Second Gavin Sighting in Dublin….Shocked speechless


There I was Dutifully writing my D is for Dublin post and reflecting on my Gavins and their links to Dublin, Davidstown and Dalby. “Perhaps I should have another look at Irish Genealogy”, I thought to myself, “in case new records have been uploaded”. Well, there hadn’t been, but I put in a search for “Denis Gavin Dublin” anyway and was stunned into silence when a marriage entry came up for a Dionysius Gaven and Elleanora Murphy at St Nicholas in Dublin! Heart beating, afraid to believe it really might be mine, I thought I’d best check that Dionysius was indeed the Latin form of Denis. Google took me to a Flemish (!)-Latin translation and, instinct confirmed, I clicked to see the original entry in the church register. No place of origin, occupation or parents but I have no doubt this is their marriage as Ellen appears as Eleanor in her immigration record[i]…perhaps that’s how the priest certified their application for emigration assistance.

The witnesses to their marriage on 23 February 1851 were Jacob and Maria Hughes (so possibly James and Mary Hughes, or indeed Jacob and Maria). Given their names were written this way I’m working on the assumption that they were a couple. I’ve not come across their names in other family references so perhaps they were friends rather than family…but worth keeping an open mind. I also checked to see if they had witnessed Mary Gavin’s baptism at St Catherine’s Meath St…but no, that was a Rose Moorehouse.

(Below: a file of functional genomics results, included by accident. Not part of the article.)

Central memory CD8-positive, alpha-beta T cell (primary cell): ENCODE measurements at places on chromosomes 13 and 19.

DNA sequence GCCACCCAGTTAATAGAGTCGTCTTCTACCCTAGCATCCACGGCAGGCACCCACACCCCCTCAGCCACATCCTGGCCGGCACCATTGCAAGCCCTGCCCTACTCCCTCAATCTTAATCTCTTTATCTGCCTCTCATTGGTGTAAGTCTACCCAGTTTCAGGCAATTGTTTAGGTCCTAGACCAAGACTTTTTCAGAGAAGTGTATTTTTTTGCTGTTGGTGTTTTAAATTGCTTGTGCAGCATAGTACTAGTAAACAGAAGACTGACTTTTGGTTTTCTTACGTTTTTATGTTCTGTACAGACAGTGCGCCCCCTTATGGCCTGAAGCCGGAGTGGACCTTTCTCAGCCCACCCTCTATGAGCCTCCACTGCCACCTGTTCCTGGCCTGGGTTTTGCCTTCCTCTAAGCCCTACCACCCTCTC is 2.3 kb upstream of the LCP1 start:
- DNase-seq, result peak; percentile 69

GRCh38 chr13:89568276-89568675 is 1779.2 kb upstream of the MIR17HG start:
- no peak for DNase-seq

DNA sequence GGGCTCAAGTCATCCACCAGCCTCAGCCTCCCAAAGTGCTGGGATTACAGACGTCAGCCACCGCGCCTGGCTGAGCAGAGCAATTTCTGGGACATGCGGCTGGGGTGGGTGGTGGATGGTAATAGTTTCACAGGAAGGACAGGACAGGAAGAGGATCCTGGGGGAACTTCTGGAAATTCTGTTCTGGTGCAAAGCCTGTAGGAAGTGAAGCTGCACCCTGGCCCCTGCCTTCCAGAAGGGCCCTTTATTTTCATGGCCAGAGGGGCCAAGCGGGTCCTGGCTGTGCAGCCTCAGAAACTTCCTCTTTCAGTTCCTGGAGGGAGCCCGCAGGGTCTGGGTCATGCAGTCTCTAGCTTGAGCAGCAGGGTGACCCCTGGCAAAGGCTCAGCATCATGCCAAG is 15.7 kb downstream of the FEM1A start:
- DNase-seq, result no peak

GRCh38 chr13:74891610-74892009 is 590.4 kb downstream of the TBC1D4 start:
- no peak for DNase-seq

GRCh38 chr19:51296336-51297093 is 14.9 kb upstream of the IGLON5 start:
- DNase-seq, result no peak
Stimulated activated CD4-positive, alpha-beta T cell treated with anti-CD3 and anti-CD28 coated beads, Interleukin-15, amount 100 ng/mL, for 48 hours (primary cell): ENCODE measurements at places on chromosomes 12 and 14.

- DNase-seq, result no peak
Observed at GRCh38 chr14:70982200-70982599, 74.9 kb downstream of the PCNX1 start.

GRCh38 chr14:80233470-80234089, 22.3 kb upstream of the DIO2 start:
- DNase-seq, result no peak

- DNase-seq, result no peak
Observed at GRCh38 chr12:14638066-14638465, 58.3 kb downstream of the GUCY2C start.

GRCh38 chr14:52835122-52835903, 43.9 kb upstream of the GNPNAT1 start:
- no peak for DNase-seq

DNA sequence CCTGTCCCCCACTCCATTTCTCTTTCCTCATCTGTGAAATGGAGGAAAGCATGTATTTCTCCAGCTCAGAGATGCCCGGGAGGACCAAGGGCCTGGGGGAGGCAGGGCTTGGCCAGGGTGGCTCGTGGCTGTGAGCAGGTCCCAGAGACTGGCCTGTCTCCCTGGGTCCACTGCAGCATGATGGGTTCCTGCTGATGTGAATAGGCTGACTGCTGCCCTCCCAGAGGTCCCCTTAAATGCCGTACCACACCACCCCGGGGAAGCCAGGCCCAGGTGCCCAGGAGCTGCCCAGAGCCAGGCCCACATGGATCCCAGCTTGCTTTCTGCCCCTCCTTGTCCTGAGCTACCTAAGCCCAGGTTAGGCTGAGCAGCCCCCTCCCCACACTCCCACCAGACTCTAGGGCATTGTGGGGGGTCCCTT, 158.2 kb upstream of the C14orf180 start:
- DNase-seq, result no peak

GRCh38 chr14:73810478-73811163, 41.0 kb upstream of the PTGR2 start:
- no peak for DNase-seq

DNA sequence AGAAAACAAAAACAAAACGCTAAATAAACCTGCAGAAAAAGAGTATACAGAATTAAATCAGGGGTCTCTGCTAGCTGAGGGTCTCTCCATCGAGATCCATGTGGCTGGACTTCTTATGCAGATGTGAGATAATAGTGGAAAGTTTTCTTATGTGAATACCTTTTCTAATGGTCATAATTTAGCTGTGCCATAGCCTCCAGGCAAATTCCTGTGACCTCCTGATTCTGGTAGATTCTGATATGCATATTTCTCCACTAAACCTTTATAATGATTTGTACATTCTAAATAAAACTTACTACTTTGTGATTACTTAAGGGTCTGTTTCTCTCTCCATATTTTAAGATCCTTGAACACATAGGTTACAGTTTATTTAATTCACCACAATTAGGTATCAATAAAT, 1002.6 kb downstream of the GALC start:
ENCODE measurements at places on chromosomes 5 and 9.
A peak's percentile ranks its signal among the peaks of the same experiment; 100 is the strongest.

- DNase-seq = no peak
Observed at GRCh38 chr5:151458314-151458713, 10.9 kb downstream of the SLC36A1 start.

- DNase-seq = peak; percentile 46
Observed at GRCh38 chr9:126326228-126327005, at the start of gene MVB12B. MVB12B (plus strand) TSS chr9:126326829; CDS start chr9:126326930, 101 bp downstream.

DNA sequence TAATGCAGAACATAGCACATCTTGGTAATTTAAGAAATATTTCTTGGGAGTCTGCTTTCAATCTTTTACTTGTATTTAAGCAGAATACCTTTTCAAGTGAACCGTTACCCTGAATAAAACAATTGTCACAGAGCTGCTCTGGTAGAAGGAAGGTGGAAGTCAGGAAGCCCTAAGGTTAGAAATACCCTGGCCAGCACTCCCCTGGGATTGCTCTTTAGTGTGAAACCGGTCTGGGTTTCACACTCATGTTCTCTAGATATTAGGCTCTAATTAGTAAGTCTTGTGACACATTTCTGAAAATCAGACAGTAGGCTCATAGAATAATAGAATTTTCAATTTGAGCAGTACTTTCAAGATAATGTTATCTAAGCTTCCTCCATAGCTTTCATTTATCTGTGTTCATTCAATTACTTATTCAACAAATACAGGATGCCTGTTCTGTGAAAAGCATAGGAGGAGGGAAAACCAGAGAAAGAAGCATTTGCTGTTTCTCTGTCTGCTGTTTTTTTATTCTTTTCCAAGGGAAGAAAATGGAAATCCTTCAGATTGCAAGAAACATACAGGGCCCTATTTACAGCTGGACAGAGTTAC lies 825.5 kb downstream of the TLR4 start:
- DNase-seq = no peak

So which church of St Nicholas was this? So far I’ve had a preliminary skirmish through Google etc etc, and have reached the tentative conclusion that it was St Nicholas of Myra rather than St Nicholas Without. However I’ll need to do more thorough research to be confident of having reached this conclusion.

Let’s assume for the moment that it was St Nicholas of Myra in Francis Street. This church is only a few blocks from St Catherine’s Meath St, which was recently gutted by arson, and where Denis and Gavin’s first child, Mary, was baptised 10 months after their marriage. (Another detour, this church was supposedly built in 1852, so was this where she was baptised?) Although there’s nothing to say where the Gavins were living specifically, it’s probably safe to assume it was somewhere close to both these churches. This meant they were living in the Liberties of Dublin, which one site suggests was a locus for those fleeing the Famine…obviously I have some more homework to do.

One thing leading to another, as it does with family history, I discovered that the parish church of Davidstown was erected after Ellen left, and that she would have belonged to the parish of Dunlavin…I’ll grant you these things are ever so much easier to discover on the internet. Dunlavin parish is now part of St Nicholas of Myra so it leads us full circle. More research and more homework and they even have a family history link on their web page. Alleluia!